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Journal of Shoulder and Elbow Surgery

Does application of hydrogen peroxide to the dermis reduce incidence of Cutibacterium acnes during shoulder arthroplasty: a randomized controlled trial

Published:March 31, 2021DOI:https://doi.org/10.1016/j.jse.2021.03.144

      Introduction

      Prosthetic joint infections (PJIs) following shoulder arthroplasty are a major source of morbidity and are most commonly caused by Cutibacterium acnes, a bacteria found concentrated in the dermis. Skin preparation using hydrogen peroxide has been shown to reduce positive cultures; however, direct application to the dermis has not been investigated. The purpose of this study is to determine whether the application of hydrogen peroxide to the dermis affects the incidence of positive C acnes cultures.

      Methods

      A prospective, randomized controlled trial of patients undergoing primary shoulder arthroplasty by a single fellowship-trained surgeon was performed between February and November 2020. Enrolled patients were randomized to either receive standard skin preparation and antibiotic prophylaxis with or without an additional application of hydrogen peroxide to the dermis following incision. Culture samples were taken from the skin, dermis, glenohumeral joint, and air. Laboratory personnel and patients were blinded to randomization, and all cultures were held for 14 days. Culture positivity rate along with culture site, day of culture positivity, and bacterial abundance of positive cultures were analyzed. Stratified analysis by gender and age of ≤69 years was also performed.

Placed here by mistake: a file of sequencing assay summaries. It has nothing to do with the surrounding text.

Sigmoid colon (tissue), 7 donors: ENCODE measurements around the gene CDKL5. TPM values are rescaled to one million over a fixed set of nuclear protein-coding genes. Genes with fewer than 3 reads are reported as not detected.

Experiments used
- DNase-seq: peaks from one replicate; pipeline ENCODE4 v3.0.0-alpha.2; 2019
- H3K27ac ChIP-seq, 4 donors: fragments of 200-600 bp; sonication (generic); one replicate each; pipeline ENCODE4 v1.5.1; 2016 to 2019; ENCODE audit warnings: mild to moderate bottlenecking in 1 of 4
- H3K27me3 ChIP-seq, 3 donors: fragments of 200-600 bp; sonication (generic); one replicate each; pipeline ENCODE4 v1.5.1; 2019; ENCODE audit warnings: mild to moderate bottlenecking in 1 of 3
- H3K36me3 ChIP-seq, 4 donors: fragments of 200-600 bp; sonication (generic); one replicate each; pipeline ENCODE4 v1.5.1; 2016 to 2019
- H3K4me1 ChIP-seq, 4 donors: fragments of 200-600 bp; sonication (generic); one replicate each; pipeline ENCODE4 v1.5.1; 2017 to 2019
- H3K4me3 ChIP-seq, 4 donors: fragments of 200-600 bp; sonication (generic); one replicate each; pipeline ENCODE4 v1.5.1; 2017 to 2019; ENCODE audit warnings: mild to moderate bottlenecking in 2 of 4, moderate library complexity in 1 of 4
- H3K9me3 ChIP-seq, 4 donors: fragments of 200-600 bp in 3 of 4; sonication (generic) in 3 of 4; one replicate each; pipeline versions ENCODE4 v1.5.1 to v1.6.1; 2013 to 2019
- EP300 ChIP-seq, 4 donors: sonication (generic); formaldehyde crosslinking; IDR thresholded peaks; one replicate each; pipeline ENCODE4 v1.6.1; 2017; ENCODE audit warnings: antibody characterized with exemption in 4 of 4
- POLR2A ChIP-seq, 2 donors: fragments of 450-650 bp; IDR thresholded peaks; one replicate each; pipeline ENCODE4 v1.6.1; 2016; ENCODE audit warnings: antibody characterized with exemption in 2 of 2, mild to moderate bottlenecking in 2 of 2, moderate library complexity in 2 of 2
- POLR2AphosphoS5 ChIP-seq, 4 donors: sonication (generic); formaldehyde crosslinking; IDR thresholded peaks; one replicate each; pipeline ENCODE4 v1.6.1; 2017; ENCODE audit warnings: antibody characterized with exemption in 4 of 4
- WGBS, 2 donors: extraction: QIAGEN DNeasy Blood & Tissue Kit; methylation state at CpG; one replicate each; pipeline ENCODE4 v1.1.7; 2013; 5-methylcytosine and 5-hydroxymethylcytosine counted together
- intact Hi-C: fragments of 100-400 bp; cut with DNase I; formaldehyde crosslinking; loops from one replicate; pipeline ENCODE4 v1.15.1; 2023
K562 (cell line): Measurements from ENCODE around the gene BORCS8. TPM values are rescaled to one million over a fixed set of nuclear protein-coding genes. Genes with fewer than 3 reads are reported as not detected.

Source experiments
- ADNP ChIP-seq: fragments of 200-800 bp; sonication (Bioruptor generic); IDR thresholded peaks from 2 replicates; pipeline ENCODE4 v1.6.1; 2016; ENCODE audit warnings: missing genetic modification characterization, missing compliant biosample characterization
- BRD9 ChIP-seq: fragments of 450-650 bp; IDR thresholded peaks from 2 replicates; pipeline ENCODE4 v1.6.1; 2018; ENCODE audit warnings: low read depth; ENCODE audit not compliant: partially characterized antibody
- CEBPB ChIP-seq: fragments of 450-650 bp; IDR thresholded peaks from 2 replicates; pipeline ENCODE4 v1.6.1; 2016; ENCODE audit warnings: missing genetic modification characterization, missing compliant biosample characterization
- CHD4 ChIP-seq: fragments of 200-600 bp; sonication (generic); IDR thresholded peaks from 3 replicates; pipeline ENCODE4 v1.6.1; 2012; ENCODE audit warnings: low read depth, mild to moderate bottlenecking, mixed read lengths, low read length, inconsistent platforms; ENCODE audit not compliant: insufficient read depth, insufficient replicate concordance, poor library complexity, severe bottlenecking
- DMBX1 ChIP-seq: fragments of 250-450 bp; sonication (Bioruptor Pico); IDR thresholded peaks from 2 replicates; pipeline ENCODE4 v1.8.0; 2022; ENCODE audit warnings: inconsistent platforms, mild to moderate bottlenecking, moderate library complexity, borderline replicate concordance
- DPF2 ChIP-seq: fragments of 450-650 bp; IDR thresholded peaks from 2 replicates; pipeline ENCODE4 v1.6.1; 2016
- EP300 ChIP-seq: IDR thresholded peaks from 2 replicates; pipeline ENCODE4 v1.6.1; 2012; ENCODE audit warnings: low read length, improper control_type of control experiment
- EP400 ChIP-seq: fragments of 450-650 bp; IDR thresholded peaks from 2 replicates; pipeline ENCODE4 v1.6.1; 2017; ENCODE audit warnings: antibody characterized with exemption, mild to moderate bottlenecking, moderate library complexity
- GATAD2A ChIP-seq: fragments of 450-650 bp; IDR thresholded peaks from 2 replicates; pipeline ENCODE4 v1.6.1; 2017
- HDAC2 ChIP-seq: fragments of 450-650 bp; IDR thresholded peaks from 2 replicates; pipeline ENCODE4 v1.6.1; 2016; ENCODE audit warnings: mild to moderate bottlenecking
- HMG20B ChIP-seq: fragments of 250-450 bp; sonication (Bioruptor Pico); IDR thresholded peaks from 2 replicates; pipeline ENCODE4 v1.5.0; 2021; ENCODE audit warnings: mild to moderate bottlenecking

Results

      Sixty patients undergoing primary arthroplasty were randomized. The group receiving hydrogen peroxide (n =30) and the control group (n = 30) were similar in age (71.1 ± 7.1 vs. 73.4 ± 9.8; P = .30), body mass index (29.4 ± 5.7 vs. 28.5 ± 6.0; P = .57), gender (P = .64), hand dominance (P = .65), and surgery type (P = .90). The overall rate of at least 1 positive culture was 18%. All positive cultures were C acnes. The positive culture rate in the hydrogen peroxide (20%) and control group were similar (16%; P > .99). There were no positive glenohumeral joint cultures and no wound complications. There was no significance difference in the culture site, day of culture positivity, and bacterial abundance. Stratification analysis by gender and age also demonstrated similar rates of C acnes between study groups.

      Conclusion

      Standard skin preparation and antibiotic prophylaxis results in an overall low rate of skin and dermis culture positivity. The use of hydrogen peroxide after initial incision did not significantly alter the rate of positive C acnes cultures during shoulder arthroplasty and did not increase wound complications.

      Keywords

      Level of evidence

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